Can I Afford to Remodel My Kitchen?
If your kitchen is looking tired and you’re ready to make a change, this is most likely the first question on your mind.
We believe the answer is almost always yes, although some thinking ahead and planning will help to clarify how you can get there.
It may not be a total overhaul of your kitchen, but we believe most people can refresh their kitchen within your budget! It all begins with thinking through our suggested steps. Here’s how to start:
1. Think about your five year plan.
If you’re planning to sell your home within the next five years a total overhaul of your kitchen may not pay off. According to the Remodeling 2016 Cost vs. Value Report (*www.costvsvalue.com), a minor kitchen remodel replacing countertops, flooring, appliances, hardware, sink and faucet along with refacing cabinets will cost an average of $22,775. With this project a homeowner may be able to recoup an average of 74.8% or $17,044 when selling their home.
If you are planning to stay long term it may be worth it to spend more and make your kitchen your own. Keep in mind that your needs may change in the next ten years and go for styles that are classic and more likely to stand the test of time.
2. Decide how much you are willing to spend.
Take a look at your finances and explore your options for loans. Maybe it makes sense to use savings or a low interest rate loan may make the most sense for your family. Either way, you want to be prepared and know how and how much you are going to pay.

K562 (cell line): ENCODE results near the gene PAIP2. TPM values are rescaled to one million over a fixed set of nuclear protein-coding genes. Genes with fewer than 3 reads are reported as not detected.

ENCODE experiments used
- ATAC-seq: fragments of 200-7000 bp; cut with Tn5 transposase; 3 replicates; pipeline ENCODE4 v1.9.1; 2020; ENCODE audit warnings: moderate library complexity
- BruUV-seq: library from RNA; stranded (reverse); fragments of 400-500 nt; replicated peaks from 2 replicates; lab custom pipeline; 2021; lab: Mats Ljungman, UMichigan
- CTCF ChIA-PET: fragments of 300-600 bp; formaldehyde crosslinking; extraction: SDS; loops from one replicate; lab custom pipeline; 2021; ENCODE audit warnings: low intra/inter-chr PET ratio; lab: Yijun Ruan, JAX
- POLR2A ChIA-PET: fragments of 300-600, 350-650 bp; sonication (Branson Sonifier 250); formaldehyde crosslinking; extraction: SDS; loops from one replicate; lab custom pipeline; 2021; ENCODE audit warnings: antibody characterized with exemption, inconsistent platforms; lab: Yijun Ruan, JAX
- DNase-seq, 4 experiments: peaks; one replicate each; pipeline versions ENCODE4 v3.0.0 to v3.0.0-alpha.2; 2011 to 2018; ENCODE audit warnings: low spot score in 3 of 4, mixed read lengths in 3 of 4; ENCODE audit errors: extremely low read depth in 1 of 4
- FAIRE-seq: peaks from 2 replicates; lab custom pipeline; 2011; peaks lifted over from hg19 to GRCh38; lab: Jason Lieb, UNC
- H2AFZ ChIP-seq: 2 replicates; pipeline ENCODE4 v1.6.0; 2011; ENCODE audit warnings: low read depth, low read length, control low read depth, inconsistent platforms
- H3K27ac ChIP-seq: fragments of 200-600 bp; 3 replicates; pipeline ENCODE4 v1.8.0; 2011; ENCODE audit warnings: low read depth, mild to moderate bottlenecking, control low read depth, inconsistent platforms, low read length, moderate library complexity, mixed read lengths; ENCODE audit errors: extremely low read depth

3. Set aside at least 10% of that budget for unexpected costs.
Inevitably unforeseen issues will arise. No matter how experienced the contractor may be, the ability to see through walls or into the future is not in the job description. Setting aside between 10-20% of your overall budget will help protect you from expensive surprises along the way.
4. Make a plan with your contractor.
Be clear about your goals, priorities and must-haves. Spend your money on what matters to you while understanding that some of the most important pieces of your remodel are things you cannot see. Structural changes, electrical and plumbing are costly but cutting corners will most definitely cost you more in the long run.
5. Stick to your budget.
It is easy to be excited by all the possibilities when you start selecting finishes for your new kitchen. We can all be tempted to try the next new trend. Individual changes may seem small at the time but a few can quickly add up to more expense than anticipated.
While no project is stress-free, following a budget plan will make the outcome happier for you and your contractor.
*© 2016 Hanley Wood Media Inc. Complete data from the Remodeling
2016 Cost vs. Value Report can be downloaded free at www.costvsvalue.com